Rabbit Hole By David Lindsay-Abaire

by Liz Heather in


The following is an excerpt from the play Rabbit Hole (there was also a movie with Nicole Kidman based on the play - the movie was very forgettable, but the play is great). It's probably my favourite scene in the whole piece, mainly because of how brilliantly written it is. To give a small summary, it's just a conversation between two women (mother and daughter) describing what it's like to handle the death of a child in the family. Anyway, you may not think it's great, but man... it really is.
BECCA:This feeling. Does it ever go away?
NAT:No. I don’t think it does. Not for me, it hasn’t. It changes though.
BECCA:How?
NAT:I don’t know. The weight of it, I guess. At some point it becomes bearable. It turns into something you can crawl out from under. And carry around – like a brick in your pocket. And you forget it every once in awhile, but then you reach in for whatever reason and there is it: “Oh right. That.” Which can be awful. But not all the time. Sometimes it’s kinda… Not that you like it exactly, but it’s what you have instead of your son, so you don’t wanna let go of it either. So you carry it around. And it doesn’t go away, which is…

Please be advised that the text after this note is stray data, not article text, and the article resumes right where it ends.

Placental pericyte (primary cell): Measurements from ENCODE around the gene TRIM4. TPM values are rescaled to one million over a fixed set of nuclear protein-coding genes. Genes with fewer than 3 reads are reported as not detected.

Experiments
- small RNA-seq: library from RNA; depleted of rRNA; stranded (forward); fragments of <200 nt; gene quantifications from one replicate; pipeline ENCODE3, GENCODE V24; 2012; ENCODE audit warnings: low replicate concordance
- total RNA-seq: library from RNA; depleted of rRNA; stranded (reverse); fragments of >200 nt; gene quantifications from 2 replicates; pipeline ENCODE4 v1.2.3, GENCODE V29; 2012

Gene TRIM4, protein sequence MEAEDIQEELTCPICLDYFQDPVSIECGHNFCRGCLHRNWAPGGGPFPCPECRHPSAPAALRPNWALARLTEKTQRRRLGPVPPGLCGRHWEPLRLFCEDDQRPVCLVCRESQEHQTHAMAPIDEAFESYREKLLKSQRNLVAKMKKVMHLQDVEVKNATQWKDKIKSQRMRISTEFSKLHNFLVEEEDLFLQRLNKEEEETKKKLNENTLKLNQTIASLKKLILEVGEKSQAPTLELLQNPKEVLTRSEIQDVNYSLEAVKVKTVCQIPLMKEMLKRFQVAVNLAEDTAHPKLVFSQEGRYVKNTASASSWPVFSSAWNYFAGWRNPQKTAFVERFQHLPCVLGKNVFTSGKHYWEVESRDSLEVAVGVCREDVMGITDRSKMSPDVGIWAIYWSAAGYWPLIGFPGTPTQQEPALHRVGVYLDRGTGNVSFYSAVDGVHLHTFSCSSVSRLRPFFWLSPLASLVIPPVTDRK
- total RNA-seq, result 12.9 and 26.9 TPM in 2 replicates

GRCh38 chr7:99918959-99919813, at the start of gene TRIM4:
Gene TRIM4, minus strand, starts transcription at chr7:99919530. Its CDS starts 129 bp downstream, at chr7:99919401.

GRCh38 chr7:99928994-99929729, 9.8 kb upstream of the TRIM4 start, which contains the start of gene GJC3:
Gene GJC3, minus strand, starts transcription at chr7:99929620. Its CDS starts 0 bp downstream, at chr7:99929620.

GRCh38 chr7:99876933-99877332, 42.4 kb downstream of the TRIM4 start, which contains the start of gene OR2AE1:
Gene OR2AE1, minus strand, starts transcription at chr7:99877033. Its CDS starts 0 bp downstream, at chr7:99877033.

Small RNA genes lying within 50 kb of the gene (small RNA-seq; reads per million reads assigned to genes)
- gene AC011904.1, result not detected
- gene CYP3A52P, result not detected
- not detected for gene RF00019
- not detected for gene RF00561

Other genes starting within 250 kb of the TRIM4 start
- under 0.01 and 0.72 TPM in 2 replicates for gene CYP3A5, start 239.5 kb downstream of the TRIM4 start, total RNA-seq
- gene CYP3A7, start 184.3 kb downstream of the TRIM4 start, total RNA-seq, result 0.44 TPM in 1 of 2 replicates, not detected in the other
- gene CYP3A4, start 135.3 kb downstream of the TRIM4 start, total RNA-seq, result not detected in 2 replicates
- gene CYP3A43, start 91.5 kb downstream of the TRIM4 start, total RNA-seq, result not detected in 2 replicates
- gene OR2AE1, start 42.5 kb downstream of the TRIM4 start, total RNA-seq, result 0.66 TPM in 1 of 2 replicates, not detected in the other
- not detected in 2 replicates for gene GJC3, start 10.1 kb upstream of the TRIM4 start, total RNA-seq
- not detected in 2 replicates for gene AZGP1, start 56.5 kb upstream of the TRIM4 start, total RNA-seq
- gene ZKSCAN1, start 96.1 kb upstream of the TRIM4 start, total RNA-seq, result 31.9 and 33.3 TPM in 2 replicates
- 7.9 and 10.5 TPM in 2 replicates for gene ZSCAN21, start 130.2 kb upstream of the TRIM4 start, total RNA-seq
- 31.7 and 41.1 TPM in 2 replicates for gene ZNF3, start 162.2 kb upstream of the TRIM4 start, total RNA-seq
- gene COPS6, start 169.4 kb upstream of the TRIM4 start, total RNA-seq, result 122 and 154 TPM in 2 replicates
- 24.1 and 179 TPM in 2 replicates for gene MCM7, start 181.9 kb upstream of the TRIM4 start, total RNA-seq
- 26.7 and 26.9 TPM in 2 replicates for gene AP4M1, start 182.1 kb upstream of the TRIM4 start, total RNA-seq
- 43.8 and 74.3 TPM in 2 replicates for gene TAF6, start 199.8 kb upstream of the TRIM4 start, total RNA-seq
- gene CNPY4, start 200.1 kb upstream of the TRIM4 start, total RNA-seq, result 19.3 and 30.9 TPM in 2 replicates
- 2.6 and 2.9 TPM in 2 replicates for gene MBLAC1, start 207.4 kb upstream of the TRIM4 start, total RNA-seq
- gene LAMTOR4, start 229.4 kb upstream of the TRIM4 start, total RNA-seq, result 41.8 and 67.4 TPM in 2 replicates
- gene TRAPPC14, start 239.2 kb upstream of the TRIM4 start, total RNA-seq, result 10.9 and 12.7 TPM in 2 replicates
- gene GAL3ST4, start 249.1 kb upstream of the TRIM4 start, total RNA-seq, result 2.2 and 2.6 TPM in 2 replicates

BECCA:What?
NAT:Fine… actually.